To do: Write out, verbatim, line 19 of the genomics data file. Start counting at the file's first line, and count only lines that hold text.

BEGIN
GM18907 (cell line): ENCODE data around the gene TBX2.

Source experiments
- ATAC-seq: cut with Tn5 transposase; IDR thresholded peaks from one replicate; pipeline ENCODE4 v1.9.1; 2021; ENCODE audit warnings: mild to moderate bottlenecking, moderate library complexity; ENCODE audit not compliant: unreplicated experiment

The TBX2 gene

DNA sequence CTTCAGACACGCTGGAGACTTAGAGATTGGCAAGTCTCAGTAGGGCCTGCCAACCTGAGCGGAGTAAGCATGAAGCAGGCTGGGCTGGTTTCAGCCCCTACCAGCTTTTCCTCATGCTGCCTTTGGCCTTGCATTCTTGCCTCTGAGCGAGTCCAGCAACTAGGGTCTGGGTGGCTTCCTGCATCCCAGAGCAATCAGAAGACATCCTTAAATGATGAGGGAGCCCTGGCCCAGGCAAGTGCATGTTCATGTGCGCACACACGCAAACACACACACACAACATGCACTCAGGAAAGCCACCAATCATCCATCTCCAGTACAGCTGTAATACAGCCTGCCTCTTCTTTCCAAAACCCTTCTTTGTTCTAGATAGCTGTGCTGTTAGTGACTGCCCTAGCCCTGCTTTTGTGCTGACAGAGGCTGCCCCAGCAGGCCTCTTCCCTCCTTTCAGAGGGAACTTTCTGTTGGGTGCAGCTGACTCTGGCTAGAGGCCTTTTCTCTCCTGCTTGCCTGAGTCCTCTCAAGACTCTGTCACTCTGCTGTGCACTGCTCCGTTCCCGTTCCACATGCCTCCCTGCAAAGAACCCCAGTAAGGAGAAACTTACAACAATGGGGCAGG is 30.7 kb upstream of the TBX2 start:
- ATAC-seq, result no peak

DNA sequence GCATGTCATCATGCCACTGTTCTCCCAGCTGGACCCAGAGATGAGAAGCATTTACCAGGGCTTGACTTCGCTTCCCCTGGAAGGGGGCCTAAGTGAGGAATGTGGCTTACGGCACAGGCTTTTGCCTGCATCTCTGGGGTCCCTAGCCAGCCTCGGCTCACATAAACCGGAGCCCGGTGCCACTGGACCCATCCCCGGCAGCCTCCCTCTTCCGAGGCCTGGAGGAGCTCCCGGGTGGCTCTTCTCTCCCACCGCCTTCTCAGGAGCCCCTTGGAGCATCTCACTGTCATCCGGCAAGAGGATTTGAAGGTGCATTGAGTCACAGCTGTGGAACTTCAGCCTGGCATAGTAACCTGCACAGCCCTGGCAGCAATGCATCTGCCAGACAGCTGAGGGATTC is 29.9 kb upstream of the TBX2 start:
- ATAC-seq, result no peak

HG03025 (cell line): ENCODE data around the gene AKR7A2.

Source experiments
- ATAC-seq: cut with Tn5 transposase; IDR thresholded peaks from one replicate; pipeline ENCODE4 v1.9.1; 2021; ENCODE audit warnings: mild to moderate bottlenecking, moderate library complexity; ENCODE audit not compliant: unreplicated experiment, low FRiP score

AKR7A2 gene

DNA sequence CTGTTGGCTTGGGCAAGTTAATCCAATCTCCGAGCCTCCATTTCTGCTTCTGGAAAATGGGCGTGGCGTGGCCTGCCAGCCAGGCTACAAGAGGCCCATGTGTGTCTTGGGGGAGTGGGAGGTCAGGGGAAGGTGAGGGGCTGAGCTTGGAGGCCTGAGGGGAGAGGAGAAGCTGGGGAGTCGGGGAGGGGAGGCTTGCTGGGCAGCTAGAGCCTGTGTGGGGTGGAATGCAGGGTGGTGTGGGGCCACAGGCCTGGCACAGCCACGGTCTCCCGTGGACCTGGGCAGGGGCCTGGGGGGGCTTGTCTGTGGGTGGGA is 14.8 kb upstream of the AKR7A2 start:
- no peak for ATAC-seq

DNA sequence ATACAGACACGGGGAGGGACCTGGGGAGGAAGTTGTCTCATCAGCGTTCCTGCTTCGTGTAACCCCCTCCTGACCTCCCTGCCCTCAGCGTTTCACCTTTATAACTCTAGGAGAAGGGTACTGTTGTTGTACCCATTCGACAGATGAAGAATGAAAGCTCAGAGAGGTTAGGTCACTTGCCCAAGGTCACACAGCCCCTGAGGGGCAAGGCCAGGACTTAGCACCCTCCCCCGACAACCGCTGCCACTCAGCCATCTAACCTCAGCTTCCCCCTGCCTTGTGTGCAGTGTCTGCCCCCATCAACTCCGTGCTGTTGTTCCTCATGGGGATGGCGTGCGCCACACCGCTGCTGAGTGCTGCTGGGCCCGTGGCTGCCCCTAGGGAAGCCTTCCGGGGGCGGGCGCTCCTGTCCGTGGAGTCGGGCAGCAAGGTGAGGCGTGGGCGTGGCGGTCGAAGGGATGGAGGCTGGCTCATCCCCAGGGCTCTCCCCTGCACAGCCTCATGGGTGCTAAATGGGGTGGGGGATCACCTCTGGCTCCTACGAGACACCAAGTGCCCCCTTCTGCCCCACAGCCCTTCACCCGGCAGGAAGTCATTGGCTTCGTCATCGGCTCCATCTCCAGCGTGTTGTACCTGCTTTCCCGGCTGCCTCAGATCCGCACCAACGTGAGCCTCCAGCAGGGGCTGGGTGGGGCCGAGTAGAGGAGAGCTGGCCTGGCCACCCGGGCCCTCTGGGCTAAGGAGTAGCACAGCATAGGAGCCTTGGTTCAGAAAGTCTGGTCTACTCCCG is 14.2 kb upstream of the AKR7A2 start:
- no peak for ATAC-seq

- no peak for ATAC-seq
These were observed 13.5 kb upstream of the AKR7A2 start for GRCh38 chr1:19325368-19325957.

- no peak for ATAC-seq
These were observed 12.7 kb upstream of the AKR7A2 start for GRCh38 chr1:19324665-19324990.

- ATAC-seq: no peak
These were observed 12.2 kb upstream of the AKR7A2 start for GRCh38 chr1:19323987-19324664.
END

- no peak for ATAC-seq